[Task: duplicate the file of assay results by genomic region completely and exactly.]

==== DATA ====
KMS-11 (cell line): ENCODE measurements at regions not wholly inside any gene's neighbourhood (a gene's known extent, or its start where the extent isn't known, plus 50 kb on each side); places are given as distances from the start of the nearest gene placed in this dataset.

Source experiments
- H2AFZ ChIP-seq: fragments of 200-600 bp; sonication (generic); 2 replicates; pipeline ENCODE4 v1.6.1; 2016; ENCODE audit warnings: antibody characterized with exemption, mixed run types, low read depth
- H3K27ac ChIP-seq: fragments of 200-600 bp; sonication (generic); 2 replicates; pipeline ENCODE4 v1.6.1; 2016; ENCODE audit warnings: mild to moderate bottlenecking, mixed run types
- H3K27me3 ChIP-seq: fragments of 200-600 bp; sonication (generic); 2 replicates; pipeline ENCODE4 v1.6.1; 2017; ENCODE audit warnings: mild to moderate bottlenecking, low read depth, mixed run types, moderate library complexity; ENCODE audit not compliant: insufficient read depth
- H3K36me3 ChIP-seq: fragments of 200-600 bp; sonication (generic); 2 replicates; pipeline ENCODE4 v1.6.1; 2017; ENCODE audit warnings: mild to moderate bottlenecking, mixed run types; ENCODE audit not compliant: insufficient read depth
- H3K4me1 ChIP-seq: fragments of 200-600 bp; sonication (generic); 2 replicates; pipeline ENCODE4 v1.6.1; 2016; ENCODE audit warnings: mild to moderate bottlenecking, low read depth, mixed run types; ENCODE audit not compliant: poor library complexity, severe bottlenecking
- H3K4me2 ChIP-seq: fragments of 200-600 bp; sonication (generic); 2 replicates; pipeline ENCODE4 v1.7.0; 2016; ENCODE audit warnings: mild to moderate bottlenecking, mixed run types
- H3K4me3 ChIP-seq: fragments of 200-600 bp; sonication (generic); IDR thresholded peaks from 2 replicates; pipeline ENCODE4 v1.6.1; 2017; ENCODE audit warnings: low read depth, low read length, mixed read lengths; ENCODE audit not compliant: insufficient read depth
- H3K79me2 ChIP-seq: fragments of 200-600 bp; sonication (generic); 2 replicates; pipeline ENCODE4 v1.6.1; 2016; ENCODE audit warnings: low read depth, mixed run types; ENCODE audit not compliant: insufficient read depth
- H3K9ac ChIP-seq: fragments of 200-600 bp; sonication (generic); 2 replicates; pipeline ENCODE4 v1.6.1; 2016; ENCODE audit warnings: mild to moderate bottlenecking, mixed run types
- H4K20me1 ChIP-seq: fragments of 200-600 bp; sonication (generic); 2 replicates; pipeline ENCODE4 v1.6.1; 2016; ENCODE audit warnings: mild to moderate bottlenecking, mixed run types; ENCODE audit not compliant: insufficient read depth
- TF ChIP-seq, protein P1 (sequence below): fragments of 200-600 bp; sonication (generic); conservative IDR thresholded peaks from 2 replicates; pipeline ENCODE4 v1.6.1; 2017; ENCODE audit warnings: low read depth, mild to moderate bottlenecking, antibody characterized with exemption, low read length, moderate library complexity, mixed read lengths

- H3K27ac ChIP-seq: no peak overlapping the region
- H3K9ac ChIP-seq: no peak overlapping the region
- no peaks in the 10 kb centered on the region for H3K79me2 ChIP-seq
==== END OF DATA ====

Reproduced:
KMS-11 (cell line): ENCODE measurements at regions not wholly inside any gene's neighbourhood (a gene's known extent, or its start where the extent isn't known, plus 50 kb on each side); places are given as distances from the start of the nearest gene placed in this dataset.

Source experiments
- H2AFZ ChIP-seq: fragments of 200-600 bp; sonication (generic); 2 replicates; pipeline ENCODE4 v1.6.1; 2016; ENCODE audit warnings: antibody characterized with exemption, mixed run types, low read depth
- H3K27ac ChIP-seq: fragments of 200-600 bp; sonication (generic); 2 replicates; pipeline ENCODE4 v1.6.1; 2016; ENCODE audit warnings: mild to moderate bottlenecking, mixed run types
- H3K27me3 ChIP-seq: fragments of 200-600 bp; sonication (generic); 2 replicates; pipeline ENCODE4 v1.6.1; 2017; ENCODE audit warnings: mild to moderate bottlenecking, low read depth, mixed run types, moderate library complexity; ENCODE audit not compliant: insufficient read depth
- H3K36me3 ChIP-seq: fragments of 200-600 bp; sonication (generic); 2 replicates; pipeline ENCODE4 v1.6.1; 2017; ENCODE audit warnings: mild to moderate bottlenecking, mixed run types; ENCODE audit not compliant: insufficient read depth
- H3K4me1 ChIP-seq: fragments of 200-600 bp; sonication (generic); 2 replicates; pipeline ENCODE4 v1.6.1; 2016; ENCODE audit warnings: mild to moderate bottlenecking, low read depth, mixed run types; ENCODE audit not compliant: poor library complexity, severe bottlenecking
- H3K4me2 ChIP-seq: fragments of 200-600 bp; sonication (generic); 2 replicates; pipeline ENCODE4 v1.7.0; 2016; ENCODE audit warnings: mild to moderate bottlenecking, mixed run types
- H3K4me3 ChIP-seq: fragments of 200-600 bp; sonication (generic); IDR thresholded peaks from 2 replicates; pipeline ENCODE4 v1.6.1; 2017; ENCODE audit warnings: low read depth, low read length, mixed read lengths; ENCODE audit not compliant: insufficient read depth
- H3K79me2 ChIP-seq: fragments of 200-600 bp; sonication (generic); 2 replicates; pipeline ENCODE4 v1.6.1; 2016; ENCODE audit warnings: low read depth, mixed run types; ENCODE audit not compliant: insufficient read depth
- H3K9ac ChIP-seq: fragments of 200-600 bp; sonication (generic); 2 replicates; pipeline ENCODE4 v1.6.1; 2016; ENCODE audit warnings: mild to moderate bottlenecking, mixed run types
- H4K20me1 ChIP-seq: fragments of 200-600 bp; sonication (generic); 2 replicates; pipeline ENCODE4 v1.6.1; 2016; ENCODE audit warnings: mild to moderate bottlenecking, mixed run types; ENCODE audit not compliant: insufficient read depth
- TF ChIP-seq, protein P1 (sequence below): fragments of 200-600 bp; sonication (generic); conservative IDR thresholded peaks from 2 replicates; pipeline ENCODE4 v1.6.1; 2017; ENCODE audit warnings: low read depth, mild to moderate bottlenecking, antibody characterized with exemption, low read length, moderate library complexity, mixed read lengths

- H3K27ac ChIP-seq: no peak overlapping the region
- H3K9ac ChIP-seq: no peak overlapping the region
- no peaks in the 10 kb centered on the region for H3K79me2 ChIP-seq